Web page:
Every potter/ceramics artist needs to understand how to minimize exposures to hazardous materials. There is an abundance of information available today on every chemical used in your studio (and your house and garage, for that matter). Several years ago, the Occupational Safety and Health Administration (OSHA) required manufacturers to prepare a Material Safety Data Sheet (MSDS) for each hazardous material they produce, and to provide them, upon request, to the consumers of those products.
How to Find an MSDS
In addition to the supply house from which you purchase the material, an excellent source of MSDSs is the Internet. Not only do you receive the information immediately, you have access to as many as you like. This can be particularly useful because, although OSHA requires that MSDSs be prepared and available, there is no mandate for the information to be presented in a uniform way, and manufacturers have a great deal of leeway regarding what information is included in the MSDS.
To find an MSDS on the Internet, I usually use the search engine Alta-Vista (http://www.altavista.digital.com), entering the name of the chemical and the initials MSDS; for example, “copper sulfate” & MSDS. It is best to place the chemical name in quotes; otherwise, Alta-Vista fi nds information on anything dealing with copper and sulfate. Use the ampersand, without any spaces between MSDS and the chemical name, or the list of MSDSs will not be limited to those for the desired chemical.
A great attribute of Alta-Vista is that you can refine the search by answering a series of “include/exclude” questions. You can also specify which language you would like to see the documents in; many of them can be translated into the language of your choice with a few simple keystrokes or mouse clicks.
Alternately, you can find information about most chemicals by referring to several reference books. One of the most recognized texts is Dangerous Properties of Hazardous Materials by Irving N. Sax; it has been around for decades and is frequently updated. Another widely used reference is the Merck Index; its content is somewhat similar to Sax’s text. Both are fairly technical and require a reasonable understanding of toxicology to be of much benefit.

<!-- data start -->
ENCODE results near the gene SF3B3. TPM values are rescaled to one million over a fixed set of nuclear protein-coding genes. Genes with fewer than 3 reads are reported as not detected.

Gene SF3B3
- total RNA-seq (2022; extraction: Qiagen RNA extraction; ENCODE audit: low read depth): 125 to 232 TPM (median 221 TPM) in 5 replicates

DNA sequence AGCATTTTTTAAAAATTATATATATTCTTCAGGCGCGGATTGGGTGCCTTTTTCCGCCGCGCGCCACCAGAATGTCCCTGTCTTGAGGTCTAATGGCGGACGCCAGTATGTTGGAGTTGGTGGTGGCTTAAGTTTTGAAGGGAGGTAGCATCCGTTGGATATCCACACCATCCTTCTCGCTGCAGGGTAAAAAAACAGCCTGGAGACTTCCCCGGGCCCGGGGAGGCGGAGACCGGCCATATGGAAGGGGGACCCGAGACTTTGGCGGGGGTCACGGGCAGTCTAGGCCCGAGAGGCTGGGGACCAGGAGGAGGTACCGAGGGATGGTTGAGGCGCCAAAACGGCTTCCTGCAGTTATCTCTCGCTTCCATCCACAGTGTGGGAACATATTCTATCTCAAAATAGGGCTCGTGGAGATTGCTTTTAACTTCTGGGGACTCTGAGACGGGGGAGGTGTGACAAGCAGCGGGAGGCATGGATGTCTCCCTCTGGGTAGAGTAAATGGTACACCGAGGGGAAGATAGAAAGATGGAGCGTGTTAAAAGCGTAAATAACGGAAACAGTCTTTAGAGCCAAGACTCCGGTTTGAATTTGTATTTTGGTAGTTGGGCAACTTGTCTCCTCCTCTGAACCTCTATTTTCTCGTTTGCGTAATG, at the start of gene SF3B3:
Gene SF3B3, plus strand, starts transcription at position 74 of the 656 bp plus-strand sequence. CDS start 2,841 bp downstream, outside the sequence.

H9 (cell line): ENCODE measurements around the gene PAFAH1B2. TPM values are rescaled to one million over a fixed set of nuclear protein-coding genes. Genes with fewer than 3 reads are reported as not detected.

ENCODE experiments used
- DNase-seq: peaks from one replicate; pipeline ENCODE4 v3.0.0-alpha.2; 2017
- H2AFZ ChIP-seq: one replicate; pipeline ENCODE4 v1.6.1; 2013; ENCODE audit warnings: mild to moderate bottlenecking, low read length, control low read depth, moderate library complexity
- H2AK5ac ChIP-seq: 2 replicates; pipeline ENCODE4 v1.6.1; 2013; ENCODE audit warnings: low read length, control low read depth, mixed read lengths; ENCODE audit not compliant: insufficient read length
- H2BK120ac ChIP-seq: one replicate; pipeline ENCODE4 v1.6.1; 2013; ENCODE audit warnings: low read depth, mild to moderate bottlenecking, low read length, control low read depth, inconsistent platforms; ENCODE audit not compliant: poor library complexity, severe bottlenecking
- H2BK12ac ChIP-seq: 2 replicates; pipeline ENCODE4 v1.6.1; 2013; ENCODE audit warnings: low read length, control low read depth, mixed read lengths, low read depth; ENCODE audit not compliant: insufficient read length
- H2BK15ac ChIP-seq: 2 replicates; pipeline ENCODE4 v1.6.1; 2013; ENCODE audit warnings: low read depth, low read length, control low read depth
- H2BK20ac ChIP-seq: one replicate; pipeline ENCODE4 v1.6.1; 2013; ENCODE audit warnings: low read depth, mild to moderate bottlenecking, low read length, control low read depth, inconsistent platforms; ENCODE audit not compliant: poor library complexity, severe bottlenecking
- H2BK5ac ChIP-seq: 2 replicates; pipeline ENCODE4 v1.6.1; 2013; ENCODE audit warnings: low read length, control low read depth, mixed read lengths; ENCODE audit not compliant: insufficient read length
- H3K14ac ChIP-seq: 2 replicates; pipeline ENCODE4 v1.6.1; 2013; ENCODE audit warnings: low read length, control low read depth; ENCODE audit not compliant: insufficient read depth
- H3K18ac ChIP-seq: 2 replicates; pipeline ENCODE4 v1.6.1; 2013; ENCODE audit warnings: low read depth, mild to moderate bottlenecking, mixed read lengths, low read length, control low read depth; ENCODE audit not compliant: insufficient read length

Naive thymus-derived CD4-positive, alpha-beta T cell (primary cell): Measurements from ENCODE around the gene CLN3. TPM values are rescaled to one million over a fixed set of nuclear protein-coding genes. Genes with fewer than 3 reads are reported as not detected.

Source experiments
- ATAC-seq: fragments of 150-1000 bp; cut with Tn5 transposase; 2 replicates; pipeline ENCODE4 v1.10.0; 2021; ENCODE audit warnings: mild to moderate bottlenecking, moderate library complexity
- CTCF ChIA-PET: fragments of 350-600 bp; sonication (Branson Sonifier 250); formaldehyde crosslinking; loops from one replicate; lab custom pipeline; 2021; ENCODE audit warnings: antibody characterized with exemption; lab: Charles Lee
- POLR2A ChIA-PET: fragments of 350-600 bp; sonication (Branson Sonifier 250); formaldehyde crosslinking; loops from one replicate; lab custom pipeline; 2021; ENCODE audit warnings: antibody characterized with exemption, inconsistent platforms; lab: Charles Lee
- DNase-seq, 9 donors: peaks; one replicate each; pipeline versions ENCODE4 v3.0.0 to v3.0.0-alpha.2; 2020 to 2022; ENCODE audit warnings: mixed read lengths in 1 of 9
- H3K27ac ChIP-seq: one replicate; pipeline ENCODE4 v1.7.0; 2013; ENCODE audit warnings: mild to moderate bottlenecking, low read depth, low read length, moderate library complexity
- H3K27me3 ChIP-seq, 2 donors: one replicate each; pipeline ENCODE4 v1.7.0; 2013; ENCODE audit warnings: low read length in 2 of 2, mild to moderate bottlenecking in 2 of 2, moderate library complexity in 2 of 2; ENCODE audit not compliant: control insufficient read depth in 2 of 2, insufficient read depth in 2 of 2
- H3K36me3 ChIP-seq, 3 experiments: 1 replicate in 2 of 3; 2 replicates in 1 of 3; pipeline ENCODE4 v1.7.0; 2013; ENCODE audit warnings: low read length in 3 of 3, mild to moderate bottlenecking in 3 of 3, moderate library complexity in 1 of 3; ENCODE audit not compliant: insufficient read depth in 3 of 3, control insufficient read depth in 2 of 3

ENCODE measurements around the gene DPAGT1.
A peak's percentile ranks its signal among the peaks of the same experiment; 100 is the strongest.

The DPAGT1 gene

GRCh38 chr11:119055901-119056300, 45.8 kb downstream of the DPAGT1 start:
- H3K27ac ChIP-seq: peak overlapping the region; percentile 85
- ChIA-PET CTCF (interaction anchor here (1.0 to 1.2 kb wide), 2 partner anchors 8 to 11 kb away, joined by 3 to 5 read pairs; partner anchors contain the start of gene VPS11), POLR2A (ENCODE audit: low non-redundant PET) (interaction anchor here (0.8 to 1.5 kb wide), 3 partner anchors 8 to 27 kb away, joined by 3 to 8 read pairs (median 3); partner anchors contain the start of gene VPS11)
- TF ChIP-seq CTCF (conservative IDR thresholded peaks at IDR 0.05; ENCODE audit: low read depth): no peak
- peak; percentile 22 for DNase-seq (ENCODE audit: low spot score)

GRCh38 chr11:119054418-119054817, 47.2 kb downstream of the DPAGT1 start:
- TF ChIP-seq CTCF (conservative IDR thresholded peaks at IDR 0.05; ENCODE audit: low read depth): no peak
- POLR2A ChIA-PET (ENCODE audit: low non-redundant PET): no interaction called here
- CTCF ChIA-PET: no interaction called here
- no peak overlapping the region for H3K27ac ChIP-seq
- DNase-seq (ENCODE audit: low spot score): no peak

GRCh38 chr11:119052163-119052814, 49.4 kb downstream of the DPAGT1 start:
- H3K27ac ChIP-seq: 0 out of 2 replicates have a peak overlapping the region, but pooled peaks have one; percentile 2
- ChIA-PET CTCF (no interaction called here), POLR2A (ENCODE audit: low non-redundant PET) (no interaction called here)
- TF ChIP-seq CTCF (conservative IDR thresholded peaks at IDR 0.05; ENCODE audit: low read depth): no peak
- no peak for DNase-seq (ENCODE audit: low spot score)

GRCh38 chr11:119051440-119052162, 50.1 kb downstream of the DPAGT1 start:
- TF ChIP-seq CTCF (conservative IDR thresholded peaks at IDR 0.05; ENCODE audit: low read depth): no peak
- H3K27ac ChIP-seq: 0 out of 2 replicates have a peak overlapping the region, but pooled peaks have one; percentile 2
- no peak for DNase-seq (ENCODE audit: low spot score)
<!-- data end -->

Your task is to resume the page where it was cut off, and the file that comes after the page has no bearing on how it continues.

How to Read an MSDS
Once you have an MSDS in hand, you need to be able to glean enough information from it to use the material safely. Begin by reading the entire MSDS to seek out health hazard data, plus advice on first aid and personal protective equipment. Typically, MSDSs are divided into several sections; however, because there is no requirement for them to be written in a uniform manner, the titles and information in these sections will vary. Because of this variability, it is not a bad idea to refer to several MSDSs on the same chemical.
The health hazards section should contain information about the symptoms associated with exposure to the chemical. Exposure symptoms for some chemicals may include skin rash, headache or dizziness; others may cause flulike symptoms and/or a metallic taste in your mouth. Frequently, this section will recommend the first-aid procedures to follow to alleviate symptoms.
Of course, it would be better to avoid experiencing any symptoms to begin with, so look for information regarding personal protective equipment (PPE). In the ceramics studio, the two most useful pieces of PPE are a respirator and gloves; however, neither is intended to replace common sense (i.e., not ingesting or inhaling the material).